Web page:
Denmark spent over $150,000 to rid a beach of debris and seaweed, then dumped it in the water with a bulldozer

Denmark spent over $150,000 to rid a beach of debris and seaweed, then dumped it in the water with a bulldozer
·2 min read
A plastic bag floating in the ocean
Plastic bag floating in the seawater with some seaweed.Getty Images/Stock photo
  • A bulldozer in Denmark sweeps up seaweed and plastic from a beach and then releases it back into the water, according to video released by Danmarks Radio.

  • Environmental experts who spoke with Danmarks Radio described the process as "completely idiotic."

  • The process happens twice a week during the summer in Denmark.

A Denmark municipality has spent more than $150,000 a year to remove debris and seaweed from a beach only to dump it back into the water, according to Danish national broadcaster Danmarks Radio.

Video published by Danmarks Radio shows a bulldozer out in the water at Stillinge Beach in Slagelse, Denmark. The bulldozer blade lifts and appears to dump a slew of material and debris, which reportedly included plastic, into the water before coming back out to shore.

The bulldozer operator uses the rake and the blade to scoop up seaweed and plastic along the beach shore. When the collected debris fills the blade, the bulldozer heads out to the water, Danmarks Radio reported. The process happens twice a week during the summer in Denmark.

Environmental experts who spoke with Danmarks Radio described the process as "completely idiotic."

"I think it's stupid because what you do is scrape the seaweed off the beach with a big tractor that makes noise, and then you drive it into the water and deposit it, and then the tractor drives back ashore again," said Professor Torkel Gissel Nielsen, a faculty member at the National Institute of Aquatic Resources.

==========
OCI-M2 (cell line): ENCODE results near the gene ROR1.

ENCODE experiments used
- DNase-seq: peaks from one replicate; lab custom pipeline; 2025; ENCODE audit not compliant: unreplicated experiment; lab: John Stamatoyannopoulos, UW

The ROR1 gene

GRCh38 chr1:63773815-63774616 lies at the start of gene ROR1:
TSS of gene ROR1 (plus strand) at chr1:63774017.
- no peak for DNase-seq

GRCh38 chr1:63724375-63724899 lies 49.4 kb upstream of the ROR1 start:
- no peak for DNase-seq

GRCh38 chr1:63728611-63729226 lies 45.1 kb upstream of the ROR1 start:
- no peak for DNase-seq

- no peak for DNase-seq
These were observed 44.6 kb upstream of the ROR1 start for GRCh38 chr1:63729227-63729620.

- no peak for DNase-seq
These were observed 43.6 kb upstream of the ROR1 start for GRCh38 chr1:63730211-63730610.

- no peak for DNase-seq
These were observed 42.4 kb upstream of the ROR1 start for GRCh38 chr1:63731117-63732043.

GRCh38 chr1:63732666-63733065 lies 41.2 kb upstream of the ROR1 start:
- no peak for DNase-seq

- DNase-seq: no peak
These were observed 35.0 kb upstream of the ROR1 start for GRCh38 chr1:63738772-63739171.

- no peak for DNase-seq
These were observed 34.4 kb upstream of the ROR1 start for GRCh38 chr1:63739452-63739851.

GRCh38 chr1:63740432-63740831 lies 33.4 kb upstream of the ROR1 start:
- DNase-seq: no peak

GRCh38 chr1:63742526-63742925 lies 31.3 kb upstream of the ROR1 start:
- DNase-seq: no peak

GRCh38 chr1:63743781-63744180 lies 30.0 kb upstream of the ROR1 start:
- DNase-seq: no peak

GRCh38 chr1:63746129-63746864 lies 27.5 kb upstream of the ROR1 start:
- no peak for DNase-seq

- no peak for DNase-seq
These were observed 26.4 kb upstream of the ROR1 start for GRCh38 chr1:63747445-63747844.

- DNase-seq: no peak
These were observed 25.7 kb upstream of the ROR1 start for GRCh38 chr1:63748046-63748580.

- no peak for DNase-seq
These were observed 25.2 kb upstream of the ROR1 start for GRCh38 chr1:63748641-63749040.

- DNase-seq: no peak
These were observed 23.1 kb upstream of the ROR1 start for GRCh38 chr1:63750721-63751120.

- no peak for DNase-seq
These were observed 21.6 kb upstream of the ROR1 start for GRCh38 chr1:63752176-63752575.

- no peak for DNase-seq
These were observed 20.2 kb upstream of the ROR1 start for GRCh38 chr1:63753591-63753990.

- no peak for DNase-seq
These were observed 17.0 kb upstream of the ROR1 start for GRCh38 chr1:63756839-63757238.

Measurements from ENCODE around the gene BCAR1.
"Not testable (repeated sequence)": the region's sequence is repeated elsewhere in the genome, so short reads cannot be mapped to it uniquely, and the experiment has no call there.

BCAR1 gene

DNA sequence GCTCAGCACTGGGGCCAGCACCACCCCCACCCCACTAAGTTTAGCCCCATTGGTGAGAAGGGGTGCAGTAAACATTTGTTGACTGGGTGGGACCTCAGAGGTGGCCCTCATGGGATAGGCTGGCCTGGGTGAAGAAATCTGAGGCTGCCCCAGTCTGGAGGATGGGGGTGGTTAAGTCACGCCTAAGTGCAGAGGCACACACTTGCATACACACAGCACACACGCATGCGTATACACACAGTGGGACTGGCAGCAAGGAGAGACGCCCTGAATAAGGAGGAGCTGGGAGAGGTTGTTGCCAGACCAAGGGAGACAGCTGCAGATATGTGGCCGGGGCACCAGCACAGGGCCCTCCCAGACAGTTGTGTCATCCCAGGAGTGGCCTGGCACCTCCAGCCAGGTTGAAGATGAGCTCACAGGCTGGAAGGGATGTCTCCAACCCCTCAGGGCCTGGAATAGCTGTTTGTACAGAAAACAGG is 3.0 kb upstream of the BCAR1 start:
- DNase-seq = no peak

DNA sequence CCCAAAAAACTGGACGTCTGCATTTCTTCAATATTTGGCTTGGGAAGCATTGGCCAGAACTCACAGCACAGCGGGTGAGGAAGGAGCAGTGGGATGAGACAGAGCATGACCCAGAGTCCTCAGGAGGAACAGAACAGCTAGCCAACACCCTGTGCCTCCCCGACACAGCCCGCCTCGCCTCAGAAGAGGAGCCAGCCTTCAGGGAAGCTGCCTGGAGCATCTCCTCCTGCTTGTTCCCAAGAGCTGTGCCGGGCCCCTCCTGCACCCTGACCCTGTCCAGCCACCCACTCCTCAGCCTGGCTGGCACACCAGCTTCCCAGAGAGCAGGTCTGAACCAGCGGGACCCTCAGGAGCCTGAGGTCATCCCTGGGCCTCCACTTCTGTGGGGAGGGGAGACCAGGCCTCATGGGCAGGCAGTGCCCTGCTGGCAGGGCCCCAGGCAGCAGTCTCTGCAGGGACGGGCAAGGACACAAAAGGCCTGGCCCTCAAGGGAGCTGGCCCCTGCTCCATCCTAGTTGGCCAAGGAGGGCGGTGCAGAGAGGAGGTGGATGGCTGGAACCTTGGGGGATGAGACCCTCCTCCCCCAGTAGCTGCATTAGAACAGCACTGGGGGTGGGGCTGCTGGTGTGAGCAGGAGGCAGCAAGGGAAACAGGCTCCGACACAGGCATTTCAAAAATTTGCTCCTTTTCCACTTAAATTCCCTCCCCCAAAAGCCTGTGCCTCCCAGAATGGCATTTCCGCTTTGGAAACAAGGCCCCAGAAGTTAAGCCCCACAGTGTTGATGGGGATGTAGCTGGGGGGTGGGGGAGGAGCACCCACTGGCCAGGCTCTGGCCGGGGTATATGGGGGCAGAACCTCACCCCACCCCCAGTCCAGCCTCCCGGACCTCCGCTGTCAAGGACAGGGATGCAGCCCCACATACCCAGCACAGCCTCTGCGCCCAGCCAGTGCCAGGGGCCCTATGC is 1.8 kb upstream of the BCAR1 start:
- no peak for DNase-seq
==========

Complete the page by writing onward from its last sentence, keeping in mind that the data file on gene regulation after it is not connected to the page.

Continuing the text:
"And that means that what you have just thrown into the water is washed up on the beach immediately after," Nielsen added.

Deputy Mayor Villum Christensen defended the practice in an interview with Danmarks Radio.

He claimed plastic is not being swept up by the bulldozer but contended that cigarette buds and other small debris are.

"It will by and large be there anyway," Christensen said of cigarettes and other debris, according to Danmarks Radio. "The water comes and collects things and things with it, which drift out into the water again."

Christensen added that he wants Stillinge Beach to be "neat and clean."

News of the bulldozer beach-cleaning practice marks at least the second time experts have blasted Danish authorities over questionable environmental methods. Just in May, Danish officials dug up millions of dead mink despite a report from Denmark's own environmental agency warning that the process might release harsh contaminants.

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